Malami on police reform
AMIDST the nationwide calls for police reform, the Minister of Justice and Attorney General of the Federation (AGF), Mr. Abubakar Malami (SAN), on Monday, declared that the police as an institution was already reformed and there was no basis for such calls. The country’s chief law officer spoke at a media parley in Abuja with international journalists organised by the Presidential Media Team at the old Banquet Hall of the State House, Abuja. Making a reference to the recent #EndSARS protests in which over 50 Nigerians, including about 20 police officers, were killed, Malami said: “What further evidence do you need of a reform of the police force in a situation whereby security personnel and indeed our security infrastructure were being attacked with impunity, to such an extent that over 200 police stations were set ablaze without provocative reactions on the part of the police. I think I have made my point that we do not only have a reformed police force arising from the legislative frameworks that are in place, we have an established proof of reform both in terms of attitude, sentiment and associated reactions on the part of the police. For the first time in over past 20 years, we do not have incidences associated with massive loss of lives by way of reactions of the police. And in effect, we eventually have in our hands an incident where 20 policemen were provocatively killed by purported protesters without counter reactions by way of counter provocative attacks on the part of the public.’’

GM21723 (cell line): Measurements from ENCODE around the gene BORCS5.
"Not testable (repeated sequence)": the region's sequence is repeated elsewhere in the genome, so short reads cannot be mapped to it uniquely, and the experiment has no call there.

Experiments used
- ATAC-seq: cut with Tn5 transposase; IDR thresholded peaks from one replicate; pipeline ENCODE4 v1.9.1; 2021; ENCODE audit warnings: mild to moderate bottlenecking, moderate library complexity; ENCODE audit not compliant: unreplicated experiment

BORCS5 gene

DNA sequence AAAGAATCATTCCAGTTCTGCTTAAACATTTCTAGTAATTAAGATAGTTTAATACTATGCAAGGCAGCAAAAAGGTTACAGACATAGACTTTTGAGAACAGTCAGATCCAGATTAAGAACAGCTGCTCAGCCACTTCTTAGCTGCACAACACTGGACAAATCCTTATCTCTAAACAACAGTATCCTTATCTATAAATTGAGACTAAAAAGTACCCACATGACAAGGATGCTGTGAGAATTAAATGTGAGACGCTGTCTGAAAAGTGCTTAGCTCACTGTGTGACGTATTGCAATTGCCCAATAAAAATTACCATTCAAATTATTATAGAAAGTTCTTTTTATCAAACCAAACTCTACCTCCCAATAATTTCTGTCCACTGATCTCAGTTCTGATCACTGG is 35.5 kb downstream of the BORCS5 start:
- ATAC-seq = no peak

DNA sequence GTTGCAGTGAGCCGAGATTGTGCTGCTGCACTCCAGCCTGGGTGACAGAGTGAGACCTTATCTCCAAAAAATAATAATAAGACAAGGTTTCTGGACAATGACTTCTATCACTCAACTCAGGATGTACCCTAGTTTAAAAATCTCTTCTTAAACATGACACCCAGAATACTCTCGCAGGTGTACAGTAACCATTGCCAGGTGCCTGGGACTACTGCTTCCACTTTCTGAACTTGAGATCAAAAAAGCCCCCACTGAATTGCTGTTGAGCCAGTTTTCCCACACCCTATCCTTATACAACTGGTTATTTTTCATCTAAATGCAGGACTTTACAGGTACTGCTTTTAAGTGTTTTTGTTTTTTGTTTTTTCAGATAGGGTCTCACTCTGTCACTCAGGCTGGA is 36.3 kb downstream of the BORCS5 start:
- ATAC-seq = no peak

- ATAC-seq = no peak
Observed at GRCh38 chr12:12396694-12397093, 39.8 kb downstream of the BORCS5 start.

It is indeed a shame that the AGF chose to subject the country to ridicule at a time when the country is still reeling from the agonies of years of police brutality. Before, during and after the #EndSARS protests to which the minister referred, his principal, President Muhammadu Buhari, consistently spoke of his desire to see a reformed Nigeria Police Force. Indeed, in the wake of the protests, the presidency not only acknowledged the justice in their five-point demands but also quickly accepted them. The protesters asked the government to release all arrested persons and ensure justice for victims of police brutality, set up an independent body to oversee the investigation and prosecution of all reports of police misconduct (within 10 days); undertake psychological evaluation of all disbanded SARS officers before redeployment, and increase the salaries of police personnel.